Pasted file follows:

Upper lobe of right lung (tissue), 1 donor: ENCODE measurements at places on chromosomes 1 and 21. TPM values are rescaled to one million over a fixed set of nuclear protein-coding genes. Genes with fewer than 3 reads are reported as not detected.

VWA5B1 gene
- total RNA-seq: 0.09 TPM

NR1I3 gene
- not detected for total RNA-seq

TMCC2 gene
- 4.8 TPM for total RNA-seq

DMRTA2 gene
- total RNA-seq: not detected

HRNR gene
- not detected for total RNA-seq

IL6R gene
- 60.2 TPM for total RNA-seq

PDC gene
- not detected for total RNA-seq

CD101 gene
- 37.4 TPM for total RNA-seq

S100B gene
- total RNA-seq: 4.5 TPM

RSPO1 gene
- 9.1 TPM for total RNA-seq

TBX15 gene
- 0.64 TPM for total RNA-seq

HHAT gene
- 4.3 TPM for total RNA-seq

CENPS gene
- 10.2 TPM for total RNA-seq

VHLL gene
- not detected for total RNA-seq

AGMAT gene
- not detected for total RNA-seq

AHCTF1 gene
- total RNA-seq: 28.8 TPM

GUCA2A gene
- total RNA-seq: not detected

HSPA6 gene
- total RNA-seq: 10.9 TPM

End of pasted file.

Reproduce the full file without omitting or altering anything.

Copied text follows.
Upper lobe of right lung (tissue), 1 donor: ENCODE measurements at places on chromosomes 1 and 21. TPM values are rescaled to one million over a fixed set of nuclear protein-coding genes. Genes with fewer than 3 reads are reported as not detected.

VWA5B1 gene
- total RNA-seq: 0.09 TPM

NR1I3 gene
- not detected for total RNA-seq

TMCC2 gene
- 4.8 TPM for total RNA-seq

DMRTA2 gene
- total RNA-seq: not detected

HRNR gene
- not detected for total RNA-seq

IL6R gene
- 60.2 TPM for total RNA-seq

PDC gene
- not detected for total RNA-seq

CD101 gene
- 37.4 TPM for total RNA-seq

S100B gene
- total RNA-seq: 4.5 TPM

RSPO1 gene
- 9.1 TPM for total RNA-seq

TBX15 gene
- 0.64 TPM for total RNA-seq

HHAT gene
- 4.3 TPM for total RNA-seq

CENPS gene
- 10.2 TPM for total RNA-seq

VHLL gene
- not detected for total RNA-seq

AGMAT gene
- not detected for total RNA-seq

AHCTF1 gene
- total RNA-seq: 28.8 TPM

GUCA2A gene
- total RNA-seq: not detected

HSPA6 gene
- total RNA-seq: 10.9 TPM